Where were you when four hijacked jetliners burst into flames on a beautiful September morning?
- By: Paul Doiron
Where were you when four hijacked jetliners burst into flames on a beautiful September morning? I remember exactly where I was ten years ago on 9/11: I was in the Down East offices, watching and listening with my horrified colleagues as the worst terrorist attack on American soil unfolded.
In the hours and days that followed we learned of the tangential links between the attack and the state of Maine. Many of the dead were from Maine or had Maine ties. Ringleader Mohammed Atta and his accomplice had slipped past security at the Portland International Jetport with box cutters after spending a night, improbably, at a Comfort Inn near the Maine Mall. One of the planes that crashed into the World Trade Center, we also discovered, was carrying crates of live lobsters from Atwood Lobster Company in Spruce Head.
In September, the nation will remember the events of that terrible day and honor the people we lost. In Maine, as in other places, there will be ceremonies and speeches, but one of the most inspirational memorials will take place weeks before the anniversary at a kid’s camp on Damariscotta Lake. For the past decade, Camp Kieve-Wavus has sponsored a weeklong program for the friends and families of people killed on 9/11 — specifically the New York Fire Department, the Pentagon, and the Cantor Fitzgerald investment bank — offering its facilities to more than one hundred grieving people per summer.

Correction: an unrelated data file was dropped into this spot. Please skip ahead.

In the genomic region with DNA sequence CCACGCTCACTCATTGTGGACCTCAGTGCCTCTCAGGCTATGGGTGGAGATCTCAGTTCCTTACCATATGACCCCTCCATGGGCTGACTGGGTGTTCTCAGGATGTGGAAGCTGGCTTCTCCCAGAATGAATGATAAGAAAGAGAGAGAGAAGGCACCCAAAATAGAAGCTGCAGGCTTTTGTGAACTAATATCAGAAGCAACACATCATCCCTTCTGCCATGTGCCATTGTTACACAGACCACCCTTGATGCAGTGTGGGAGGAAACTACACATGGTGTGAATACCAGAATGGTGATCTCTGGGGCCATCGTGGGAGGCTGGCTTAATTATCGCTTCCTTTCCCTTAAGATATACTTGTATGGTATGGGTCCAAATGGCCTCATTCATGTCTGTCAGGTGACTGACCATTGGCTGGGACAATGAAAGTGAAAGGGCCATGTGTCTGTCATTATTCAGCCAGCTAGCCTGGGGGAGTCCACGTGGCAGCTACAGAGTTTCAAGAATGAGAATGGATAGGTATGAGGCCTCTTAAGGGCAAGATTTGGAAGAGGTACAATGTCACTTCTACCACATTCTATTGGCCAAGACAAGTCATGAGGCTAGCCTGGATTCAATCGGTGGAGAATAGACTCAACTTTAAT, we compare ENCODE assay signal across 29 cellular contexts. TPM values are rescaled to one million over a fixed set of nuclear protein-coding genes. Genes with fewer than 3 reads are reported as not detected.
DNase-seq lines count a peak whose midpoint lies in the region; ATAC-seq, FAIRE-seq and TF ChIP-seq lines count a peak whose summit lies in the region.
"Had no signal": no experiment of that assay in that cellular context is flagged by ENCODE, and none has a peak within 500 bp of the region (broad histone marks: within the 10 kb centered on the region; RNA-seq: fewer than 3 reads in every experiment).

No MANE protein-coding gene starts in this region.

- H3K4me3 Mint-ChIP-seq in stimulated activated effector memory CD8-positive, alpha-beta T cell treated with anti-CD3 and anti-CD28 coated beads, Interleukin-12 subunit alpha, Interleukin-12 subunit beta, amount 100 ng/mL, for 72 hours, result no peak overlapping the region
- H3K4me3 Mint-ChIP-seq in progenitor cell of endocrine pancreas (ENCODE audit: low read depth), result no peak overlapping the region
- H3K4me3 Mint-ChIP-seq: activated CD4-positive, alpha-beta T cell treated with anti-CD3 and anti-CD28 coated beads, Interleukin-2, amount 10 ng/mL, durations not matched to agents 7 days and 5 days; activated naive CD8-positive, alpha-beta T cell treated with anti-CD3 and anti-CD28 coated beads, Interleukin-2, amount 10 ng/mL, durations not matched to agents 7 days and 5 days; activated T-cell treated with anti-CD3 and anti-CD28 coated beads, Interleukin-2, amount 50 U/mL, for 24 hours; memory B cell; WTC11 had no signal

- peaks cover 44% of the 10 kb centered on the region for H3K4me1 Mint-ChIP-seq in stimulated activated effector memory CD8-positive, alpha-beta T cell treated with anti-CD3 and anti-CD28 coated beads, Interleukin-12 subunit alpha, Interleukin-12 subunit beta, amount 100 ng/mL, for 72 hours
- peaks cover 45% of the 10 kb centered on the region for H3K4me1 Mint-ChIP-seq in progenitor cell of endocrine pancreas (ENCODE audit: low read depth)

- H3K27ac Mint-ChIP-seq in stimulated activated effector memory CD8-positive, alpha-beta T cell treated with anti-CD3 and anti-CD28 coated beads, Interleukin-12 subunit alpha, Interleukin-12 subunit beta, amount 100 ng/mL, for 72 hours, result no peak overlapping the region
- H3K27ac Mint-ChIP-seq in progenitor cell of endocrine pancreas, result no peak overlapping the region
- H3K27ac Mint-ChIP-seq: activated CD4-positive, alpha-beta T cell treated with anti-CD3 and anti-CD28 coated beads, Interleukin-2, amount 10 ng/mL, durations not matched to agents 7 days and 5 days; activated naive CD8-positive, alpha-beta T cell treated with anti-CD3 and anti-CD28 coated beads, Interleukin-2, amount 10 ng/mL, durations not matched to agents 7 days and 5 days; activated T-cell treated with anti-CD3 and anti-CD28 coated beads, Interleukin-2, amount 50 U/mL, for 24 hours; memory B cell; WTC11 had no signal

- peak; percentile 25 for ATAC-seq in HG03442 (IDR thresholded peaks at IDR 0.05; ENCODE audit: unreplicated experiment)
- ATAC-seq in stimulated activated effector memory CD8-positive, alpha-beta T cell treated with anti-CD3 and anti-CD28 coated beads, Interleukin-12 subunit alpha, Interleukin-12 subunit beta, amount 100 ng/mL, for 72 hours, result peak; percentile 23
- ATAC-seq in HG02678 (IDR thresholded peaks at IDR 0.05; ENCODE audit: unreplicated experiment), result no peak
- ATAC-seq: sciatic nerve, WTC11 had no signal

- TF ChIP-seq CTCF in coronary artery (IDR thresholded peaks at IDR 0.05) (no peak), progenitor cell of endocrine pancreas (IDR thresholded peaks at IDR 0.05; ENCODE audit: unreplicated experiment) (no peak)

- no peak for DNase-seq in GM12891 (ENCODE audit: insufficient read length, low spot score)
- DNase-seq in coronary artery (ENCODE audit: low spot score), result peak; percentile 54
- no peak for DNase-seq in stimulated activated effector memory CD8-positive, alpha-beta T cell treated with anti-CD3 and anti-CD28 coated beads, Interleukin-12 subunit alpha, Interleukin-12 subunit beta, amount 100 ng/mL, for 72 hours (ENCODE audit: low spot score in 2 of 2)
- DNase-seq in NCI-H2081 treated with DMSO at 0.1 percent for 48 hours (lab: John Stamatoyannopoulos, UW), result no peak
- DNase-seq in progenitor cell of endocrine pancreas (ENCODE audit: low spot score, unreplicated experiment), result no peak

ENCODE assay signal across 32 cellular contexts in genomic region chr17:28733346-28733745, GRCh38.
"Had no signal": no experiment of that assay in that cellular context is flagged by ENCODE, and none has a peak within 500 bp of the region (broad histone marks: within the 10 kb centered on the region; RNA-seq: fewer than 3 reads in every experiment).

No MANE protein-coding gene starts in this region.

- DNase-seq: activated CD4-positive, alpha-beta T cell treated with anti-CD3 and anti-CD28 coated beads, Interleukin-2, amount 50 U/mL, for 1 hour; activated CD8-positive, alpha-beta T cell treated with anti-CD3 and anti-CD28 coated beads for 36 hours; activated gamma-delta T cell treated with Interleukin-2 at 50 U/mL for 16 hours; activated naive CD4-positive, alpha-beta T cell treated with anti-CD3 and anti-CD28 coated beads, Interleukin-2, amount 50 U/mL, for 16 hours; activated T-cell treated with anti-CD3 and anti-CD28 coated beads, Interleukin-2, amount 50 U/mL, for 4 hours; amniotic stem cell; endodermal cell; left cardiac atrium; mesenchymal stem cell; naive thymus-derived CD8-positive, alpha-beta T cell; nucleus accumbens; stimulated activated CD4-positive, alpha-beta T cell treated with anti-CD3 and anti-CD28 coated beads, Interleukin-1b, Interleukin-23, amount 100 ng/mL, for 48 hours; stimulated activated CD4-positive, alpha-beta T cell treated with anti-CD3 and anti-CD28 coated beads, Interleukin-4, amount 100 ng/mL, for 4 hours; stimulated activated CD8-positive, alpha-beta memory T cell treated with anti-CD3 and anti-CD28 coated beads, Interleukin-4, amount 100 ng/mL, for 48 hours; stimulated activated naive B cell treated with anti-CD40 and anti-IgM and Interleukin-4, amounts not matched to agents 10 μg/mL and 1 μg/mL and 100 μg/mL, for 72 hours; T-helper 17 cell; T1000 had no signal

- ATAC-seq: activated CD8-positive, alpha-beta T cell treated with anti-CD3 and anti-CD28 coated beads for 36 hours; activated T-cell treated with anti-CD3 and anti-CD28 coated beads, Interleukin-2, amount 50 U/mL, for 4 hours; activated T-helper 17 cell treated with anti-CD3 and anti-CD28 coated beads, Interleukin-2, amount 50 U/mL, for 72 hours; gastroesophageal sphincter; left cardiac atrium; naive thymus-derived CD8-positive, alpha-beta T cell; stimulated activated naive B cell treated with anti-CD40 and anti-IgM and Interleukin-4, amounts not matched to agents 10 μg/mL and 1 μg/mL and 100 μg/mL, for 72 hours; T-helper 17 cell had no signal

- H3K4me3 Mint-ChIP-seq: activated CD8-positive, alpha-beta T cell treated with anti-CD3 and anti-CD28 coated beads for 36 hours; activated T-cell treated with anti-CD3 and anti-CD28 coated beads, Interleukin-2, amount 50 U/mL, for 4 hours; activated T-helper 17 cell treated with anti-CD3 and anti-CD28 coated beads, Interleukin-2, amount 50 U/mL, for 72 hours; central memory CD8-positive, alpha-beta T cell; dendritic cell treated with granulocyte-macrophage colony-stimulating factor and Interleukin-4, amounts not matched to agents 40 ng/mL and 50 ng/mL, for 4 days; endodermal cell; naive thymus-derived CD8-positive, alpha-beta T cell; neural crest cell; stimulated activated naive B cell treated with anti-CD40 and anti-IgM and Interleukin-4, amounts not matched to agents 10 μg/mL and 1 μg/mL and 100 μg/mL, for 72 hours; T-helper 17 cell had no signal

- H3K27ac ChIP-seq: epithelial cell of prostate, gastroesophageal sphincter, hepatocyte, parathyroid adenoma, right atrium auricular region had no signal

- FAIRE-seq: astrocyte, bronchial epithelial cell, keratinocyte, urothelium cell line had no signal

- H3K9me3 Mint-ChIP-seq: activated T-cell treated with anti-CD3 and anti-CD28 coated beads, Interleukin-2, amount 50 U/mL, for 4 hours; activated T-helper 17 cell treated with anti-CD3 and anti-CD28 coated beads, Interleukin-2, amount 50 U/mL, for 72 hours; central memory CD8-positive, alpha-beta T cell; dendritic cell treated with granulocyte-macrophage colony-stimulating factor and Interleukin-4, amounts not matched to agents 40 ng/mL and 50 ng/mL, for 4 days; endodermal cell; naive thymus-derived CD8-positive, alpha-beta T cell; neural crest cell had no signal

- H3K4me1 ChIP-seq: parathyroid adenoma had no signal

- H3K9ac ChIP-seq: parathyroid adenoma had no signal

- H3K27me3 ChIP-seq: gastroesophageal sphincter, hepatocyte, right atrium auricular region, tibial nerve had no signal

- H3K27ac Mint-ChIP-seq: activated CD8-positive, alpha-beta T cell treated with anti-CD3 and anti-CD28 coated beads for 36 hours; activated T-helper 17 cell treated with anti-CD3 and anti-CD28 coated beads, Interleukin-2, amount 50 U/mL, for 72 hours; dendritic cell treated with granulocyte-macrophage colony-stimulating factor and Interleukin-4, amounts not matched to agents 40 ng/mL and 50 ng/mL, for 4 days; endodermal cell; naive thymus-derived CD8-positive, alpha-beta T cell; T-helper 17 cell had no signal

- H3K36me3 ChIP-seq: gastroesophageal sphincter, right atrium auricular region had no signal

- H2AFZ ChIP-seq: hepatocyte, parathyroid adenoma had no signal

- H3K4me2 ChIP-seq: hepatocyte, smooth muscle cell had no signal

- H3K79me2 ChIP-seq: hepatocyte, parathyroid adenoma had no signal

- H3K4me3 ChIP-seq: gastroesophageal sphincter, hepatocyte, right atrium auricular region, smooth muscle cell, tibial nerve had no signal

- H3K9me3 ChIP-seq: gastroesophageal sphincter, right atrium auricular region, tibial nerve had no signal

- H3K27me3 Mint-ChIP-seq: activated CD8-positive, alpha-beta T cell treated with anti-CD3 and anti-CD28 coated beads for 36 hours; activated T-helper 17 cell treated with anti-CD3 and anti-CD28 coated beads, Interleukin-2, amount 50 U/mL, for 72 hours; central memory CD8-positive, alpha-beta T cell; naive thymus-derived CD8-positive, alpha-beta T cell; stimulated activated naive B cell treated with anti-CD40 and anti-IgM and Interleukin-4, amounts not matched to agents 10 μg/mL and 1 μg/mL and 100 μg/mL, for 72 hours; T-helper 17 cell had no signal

Director Russ Williams recalls how the idea began. “We were sitting at a board meeting in the fall of 2001,” he says, “and we thought there must be something we can do to help.” The camp began collecting donations to fund a program for the survivors. “Those people had been on a rollercoaster and at first they were a bit skeptical.” How could a week at a Maine camp make anything better?
“We just wanted to open our doors and offer them some fun and relaxation and healing,” says Williams. This approach turned out to be exactly what the families needed, he explains. “Our therapy is offered by sitting and listening and being friends.”
The feeling runs both ways: Williams recently lost his house in a fire, and his friends at Ladder Company 3 Battalion 6 have offered to help him re-side his barn this fall. “I always say, ‘It’s unfortunate why we met, but we never would have met otherwise,’ ” he says. These are the enduring Maine ties worth remembering on September 11.
- By: Paul Doiron